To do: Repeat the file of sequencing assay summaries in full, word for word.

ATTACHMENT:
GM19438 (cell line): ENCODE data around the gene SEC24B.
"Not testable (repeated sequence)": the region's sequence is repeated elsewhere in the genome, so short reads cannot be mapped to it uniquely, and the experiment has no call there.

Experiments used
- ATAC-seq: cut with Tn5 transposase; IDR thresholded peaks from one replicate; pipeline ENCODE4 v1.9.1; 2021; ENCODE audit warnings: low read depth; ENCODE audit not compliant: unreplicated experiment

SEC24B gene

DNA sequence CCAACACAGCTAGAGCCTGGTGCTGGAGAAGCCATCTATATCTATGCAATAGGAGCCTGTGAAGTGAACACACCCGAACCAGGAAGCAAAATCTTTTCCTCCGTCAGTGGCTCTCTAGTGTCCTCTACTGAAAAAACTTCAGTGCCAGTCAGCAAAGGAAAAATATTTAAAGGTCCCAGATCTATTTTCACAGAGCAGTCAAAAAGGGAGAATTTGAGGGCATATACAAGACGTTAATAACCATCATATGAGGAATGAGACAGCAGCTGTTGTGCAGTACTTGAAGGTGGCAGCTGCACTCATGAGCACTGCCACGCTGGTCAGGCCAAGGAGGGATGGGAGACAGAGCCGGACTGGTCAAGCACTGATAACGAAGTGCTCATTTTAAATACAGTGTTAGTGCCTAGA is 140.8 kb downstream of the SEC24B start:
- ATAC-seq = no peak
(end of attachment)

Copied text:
GM19438 (cell line): ENCODE data around the gene SEC24B.
"Not testable (repeated sequence)": the region's sequence is repeated elsewhere in the genome, so short reads cannot be mapped to it uniquely, and the experiment has no call there.

Experiments used
- ATAC-seq: cut with Tn5 transposase; IDR thresholded peaks from one replicate; pipeline ENCODE4 v1.9.1; 2021; ENCODE audit warnings: low read depth; ENCODE audit not compliant: unreplicated experiment

SEC24B gene

DNA sequence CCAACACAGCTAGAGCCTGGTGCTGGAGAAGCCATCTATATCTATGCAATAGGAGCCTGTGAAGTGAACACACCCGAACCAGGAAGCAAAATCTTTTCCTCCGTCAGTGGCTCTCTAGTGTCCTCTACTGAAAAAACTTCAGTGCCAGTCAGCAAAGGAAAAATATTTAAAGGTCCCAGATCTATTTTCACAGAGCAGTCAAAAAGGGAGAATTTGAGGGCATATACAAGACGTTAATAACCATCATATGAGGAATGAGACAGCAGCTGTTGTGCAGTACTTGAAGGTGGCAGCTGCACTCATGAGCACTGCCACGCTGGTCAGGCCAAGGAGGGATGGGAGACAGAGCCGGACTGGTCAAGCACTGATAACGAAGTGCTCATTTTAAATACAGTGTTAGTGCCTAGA is 140.8 kb downstream of the SEC24B start:
- ATAC-seq = no peak